Ex 1.1: Motion on a Sphere

Functional Differential Geometry


The metric for a unit sphere, expressed in colatitude \displaystyle{\theta} and longitude \displaystyle{\phi}, is

\displaystyle{g(u,v) = d\theta(u) d \theta(v) + (\sin \theta)^2 d \phi (u) d \phi (v)}

Compute the Lagrange equations for motion of a free particle on the sphere and convince yourself that they describe great circles. For example, consider the motion on the equator \displaystyle{\theta = \pi/2} and motion on a line of longitude (\displaystyle{\phi} is constant).


(define ((Lfree mass) state)
  (* 1/2 mass (square (velocity state))))

(define ((sphere->R3 R) state)
  (let ((q (coordinate state)))
    (let ((theta (ref q 0)) (phi (ref q 1)))
      (up (* R (sin theta) (cos phi))
          (* R (sin theta) (sin phi))
          (* R (cos theta))))))

(define ((F->C F) local)
  (up (time local)
      (F local)
      (+ (((partial 0) F) local)
         (* (((partial 1) F) local)
            (velocity local)))))

(define (Lsphere m R)
  (compose (Lfree m) (F->C (sphere->R3 R))))

 ((Lsphere 'm 'R)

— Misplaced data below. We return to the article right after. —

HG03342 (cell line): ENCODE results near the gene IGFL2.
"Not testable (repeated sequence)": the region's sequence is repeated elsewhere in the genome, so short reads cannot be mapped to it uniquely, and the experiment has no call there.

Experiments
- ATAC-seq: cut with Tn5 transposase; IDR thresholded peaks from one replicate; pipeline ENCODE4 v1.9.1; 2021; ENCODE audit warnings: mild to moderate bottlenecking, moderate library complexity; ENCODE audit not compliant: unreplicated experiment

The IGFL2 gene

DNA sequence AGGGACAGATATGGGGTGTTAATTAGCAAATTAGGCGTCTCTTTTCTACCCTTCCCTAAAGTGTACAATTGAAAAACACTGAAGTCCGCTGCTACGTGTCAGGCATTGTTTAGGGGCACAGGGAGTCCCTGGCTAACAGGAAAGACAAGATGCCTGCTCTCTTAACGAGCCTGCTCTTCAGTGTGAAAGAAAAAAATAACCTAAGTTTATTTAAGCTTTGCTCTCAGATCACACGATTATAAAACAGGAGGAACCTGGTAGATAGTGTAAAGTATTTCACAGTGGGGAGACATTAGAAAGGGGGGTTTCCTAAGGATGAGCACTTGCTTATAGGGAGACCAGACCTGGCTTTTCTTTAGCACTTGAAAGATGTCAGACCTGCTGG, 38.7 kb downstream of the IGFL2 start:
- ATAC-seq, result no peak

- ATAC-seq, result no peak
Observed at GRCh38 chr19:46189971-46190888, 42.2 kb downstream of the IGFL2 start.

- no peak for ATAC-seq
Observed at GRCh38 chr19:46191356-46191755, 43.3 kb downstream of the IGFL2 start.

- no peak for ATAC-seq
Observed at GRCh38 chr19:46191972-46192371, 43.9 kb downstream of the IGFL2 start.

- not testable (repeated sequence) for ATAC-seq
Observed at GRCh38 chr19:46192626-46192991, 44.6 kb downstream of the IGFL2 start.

(up 't
      (up 'theta 'phi)
      (up 'thetadot 'phidot))))

    (Lsphere 'm 'R))
    (literal-function 'theta)
    (literal-function 'phi)))

\displaystyle{  \begin{aligned}    - \sin \theta (D \phi)^2 \cos \theta + D^2 \theta &= 0 \\     2 \sin \theta D \theta D \phi \cos \theta + D^2 \phi (\sin \theta)^2 &= 0 \\ \\      D^2 \theta &= (D \phi)^2 \cos \theta \sin \theta \\      D( D \phi (\sin \theta)^2) &= 0 \\ \\    \end{aligned}}



\displaystyle{  \begin{aligned}    D \phi (\sin \theta)^2 &\equiv C \\ \\    \end{aligned}}

for some constant C.


Since \displaystyle{  \begin{aligned}    D \phi (\sin \theta)^2 &= 0 \\ \\    \end{aligned}} for some \theta,

\displaystyle{  \begin{aligned}    D \phi (\sin \theta)^2 &\equiv 0 \\ \\    \end{aligned}}

This is equivalent to setting up the coordinate system such that the initial value of \theta equals zero.


Also, since \displaystyle{  \begin{aligned}    (\sin \theta)^2 &\ne 0 \\ \\    \end{aligned}} for some \theta,

\displaystyle{  \begin{aligned}    D \phi &\equiv 0 \\ \\    \end{aligned}}


— Me@2022-10-08 04:56:27 PM



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